Monday, September 8, 2008

Power & Politics / Mail Today, September 08, 2008

A MEASURE of a leader’s success lies in his choice of a successor. The joint press conference that Lal Krishna Advani addressed along with Narendra Modi in New Delhi last week has the debate reopened within the BJP of who exactly will take over from the 81- year- old leader of the Opposition who I assume will be leading the BJP campaign for the last time next year.
Advani normally does not address joint press conferences and it was perhaps apt that on a day that he chose to speak to the media about internal security, he chose Modi to share the stage with him. Because if there is anything that gets the adrenalin pumping in Modi, it is internal security and to a somewhat lesser extent, minority appeasement, two issues that are expected to form the core of the BJP campaign in the 2009 Lok Sabha polls.

If the Washington Post hadn’t broken the story about the government’s doublespeak on the N- Deal, I have no doubt that the event at the BJP headquarters would have dominated the front pages and TV channels and reams and reams would have been written about Modi’s “ coronation”. Advani had in fact known about the N- deal bomb from the US capital that morning but since he had already committed to the Gujarat Chief Minister to let him have his say on the woeful internal security scenario, he went ahead with the news conference even at the risk of it being relegated to the inside pages.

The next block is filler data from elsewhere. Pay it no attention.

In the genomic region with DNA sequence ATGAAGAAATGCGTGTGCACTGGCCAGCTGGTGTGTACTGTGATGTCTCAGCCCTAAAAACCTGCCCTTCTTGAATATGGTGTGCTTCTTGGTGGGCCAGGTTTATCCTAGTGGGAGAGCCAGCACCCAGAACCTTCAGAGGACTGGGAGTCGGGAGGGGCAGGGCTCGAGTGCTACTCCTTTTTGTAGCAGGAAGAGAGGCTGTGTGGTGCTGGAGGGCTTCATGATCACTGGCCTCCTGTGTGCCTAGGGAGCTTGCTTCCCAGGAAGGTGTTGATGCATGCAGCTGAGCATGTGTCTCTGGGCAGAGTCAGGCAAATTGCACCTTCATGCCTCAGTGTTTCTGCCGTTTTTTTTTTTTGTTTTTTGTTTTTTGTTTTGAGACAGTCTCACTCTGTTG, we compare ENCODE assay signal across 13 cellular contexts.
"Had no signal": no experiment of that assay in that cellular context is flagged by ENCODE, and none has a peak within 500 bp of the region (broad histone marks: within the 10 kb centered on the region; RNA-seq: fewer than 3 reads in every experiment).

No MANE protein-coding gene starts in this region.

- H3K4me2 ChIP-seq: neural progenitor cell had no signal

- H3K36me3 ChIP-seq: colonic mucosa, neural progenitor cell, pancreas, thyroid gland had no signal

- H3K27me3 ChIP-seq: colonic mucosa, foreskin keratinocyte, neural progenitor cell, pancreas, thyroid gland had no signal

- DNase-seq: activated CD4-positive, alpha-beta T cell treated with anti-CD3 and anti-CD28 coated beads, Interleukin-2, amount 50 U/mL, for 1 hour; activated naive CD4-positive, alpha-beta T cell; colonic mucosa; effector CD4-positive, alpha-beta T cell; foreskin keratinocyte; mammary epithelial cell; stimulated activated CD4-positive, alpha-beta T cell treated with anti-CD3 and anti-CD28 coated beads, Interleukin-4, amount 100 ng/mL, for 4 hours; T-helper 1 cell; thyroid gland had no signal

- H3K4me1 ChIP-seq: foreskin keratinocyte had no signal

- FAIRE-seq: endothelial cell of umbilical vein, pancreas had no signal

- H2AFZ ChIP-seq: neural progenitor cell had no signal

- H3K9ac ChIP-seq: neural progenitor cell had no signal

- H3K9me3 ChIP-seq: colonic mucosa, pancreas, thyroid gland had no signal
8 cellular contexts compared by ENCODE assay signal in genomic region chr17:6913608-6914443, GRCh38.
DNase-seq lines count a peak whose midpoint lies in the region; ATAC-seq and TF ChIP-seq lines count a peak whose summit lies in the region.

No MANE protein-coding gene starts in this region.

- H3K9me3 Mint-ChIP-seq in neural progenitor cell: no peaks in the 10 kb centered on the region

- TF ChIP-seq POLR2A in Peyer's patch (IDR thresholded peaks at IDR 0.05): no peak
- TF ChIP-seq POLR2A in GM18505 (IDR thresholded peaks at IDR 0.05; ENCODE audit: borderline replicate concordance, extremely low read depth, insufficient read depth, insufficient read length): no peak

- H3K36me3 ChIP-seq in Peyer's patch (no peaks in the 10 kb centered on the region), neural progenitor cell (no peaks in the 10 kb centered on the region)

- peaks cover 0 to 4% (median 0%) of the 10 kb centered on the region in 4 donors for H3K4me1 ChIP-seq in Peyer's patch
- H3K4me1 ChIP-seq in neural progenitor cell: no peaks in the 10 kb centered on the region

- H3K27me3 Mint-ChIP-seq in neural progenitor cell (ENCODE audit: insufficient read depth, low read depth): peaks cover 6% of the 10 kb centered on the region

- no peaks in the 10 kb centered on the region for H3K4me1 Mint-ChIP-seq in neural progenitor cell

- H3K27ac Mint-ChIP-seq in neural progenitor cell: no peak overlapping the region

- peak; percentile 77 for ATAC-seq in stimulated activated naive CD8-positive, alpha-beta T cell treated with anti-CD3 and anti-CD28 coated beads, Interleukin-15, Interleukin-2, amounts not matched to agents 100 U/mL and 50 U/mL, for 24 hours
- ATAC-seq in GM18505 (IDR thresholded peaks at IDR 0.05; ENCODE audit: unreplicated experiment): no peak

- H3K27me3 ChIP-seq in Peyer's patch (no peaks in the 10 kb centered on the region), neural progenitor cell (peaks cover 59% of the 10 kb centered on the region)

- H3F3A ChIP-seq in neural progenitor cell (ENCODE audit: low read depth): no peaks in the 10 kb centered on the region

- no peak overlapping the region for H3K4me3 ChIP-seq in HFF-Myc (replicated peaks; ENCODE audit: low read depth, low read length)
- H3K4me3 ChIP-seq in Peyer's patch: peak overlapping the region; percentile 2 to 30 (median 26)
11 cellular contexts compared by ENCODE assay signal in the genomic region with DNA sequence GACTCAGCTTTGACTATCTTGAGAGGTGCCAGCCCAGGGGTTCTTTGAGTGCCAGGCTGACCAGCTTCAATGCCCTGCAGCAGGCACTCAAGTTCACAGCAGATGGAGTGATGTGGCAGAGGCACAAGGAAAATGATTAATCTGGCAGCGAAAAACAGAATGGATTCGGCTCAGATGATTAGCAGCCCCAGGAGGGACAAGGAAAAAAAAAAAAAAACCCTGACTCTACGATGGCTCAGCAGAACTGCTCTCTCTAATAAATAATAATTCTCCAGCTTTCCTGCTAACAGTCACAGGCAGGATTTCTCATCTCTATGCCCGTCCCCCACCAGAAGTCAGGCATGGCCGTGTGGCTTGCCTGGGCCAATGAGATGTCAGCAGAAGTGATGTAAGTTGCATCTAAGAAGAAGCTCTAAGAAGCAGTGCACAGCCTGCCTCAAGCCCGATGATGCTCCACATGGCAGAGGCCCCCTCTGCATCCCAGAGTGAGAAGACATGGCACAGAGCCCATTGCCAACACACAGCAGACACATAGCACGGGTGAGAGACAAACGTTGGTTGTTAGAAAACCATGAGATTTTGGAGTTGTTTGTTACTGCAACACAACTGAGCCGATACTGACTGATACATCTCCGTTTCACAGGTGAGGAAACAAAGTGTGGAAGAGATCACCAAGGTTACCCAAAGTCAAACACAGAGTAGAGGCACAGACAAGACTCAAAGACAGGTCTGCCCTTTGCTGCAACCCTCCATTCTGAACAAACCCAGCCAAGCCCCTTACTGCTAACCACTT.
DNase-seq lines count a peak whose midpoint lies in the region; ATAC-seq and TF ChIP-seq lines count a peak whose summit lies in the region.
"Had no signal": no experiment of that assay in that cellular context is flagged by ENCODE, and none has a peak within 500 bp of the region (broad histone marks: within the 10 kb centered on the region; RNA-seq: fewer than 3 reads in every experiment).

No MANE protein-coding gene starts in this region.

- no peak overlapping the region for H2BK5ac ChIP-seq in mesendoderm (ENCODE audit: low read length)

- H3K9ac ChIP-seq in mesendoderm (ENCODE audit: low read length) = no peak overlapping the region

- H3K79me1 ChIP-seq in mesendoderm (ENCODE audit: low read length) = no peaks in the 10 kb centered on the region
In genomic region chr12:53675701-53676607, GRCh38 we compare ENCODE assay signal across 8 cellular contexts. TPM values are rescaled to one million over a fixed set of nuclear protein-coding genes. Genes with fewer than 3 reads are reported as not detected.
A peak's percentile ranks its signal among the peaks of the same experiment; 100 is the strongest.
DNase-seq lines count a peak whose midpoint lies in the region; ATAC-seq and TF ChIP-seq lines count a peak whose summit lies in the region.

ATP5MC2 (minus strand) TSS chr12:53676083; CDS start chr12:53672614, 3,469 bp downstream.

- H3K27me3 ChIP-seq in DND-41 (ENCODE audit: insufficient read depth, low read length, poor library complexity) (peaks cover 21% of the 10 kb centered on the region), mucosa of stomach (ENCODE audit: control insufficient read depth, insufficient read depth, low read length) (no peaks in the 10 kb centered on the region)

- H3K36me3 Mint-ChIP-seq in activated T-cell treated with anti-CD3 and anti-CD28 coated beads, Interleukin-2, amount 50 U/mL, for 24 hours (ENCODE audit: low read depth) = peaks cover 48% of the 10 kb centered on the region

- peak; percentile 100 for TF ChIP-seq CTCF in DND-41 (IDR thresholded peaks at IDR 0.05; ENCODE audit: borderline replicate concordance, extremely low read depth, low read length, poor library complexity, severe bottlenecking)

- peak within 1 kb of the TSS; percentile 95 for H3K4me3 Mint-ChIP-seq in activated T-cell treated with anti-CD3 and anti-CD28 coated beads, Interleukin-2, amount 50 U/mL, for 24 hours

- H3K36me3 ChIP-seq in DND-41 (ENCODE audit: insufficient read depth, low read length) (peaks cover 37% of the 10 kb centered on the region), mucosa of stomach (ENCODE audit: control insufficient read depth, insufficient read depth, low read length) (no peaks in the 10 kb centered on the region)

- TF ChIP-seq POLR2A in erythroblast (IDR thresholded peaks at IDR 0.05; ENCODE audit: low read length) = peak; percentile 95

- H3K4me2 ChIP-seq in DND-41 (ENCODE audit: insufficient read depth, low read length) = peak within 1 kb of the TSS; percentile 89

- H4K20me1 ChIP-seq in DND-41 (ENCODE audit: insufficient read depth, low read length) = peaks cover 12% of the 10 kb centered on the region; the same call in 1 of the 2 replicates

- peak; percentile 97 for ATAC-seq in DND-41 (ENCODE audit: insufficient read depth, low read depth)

It was familiar surroundings to which Modi returned: The same room at 11 Ashoka Road where till about a decade ago, as the general secretary of the BJP, he addressed the media on most evenings. For once Advani chose to play second fiddle, letting Modi steal the limelight while answering a volley of questions on the Ahmedabad, Jaipur, Hyderabad and Bangalore bomb blasts and the Amarnath row, now mercifully resolved.

That Modi was the master of ceremonies was evident when he brushed aside two questions relating to economy and foreign policy, saying “ this meet is about internal security, so limit all questions to the subject”. Advani then butted in to say that he would ask Yashwant Sinha and Jaswant Singh to answer queries relating to the economy and foreign affairs.
It set the cat among the pigeons. Was the PM- in- waiting opening up about his shadow cabinet? Since Sinha and Singh had held the finance and external affairs portfolios during the Vajpayee regime, was Advani hinting that in a future BJP government, Modi would be the home minister? Anyone remotely concerned with the pathetic internal situation would wholeheartedly welcome the suggestion.

Modi has one grouse though: that his party did not stand by him when the US State Department recently said it would not give him a visa which he in any case had not applied. He thinks his party seniors, some of whom share an excellent rapport with US lawmakers should have put that to good use to temper them. I think his grouse is unwarranted. Should he become home minister, why some day even prime minister – if IK Gujral and Deve Gowda can be – Washington will not only grant him a visa, but roll out the red carpet for Modi.

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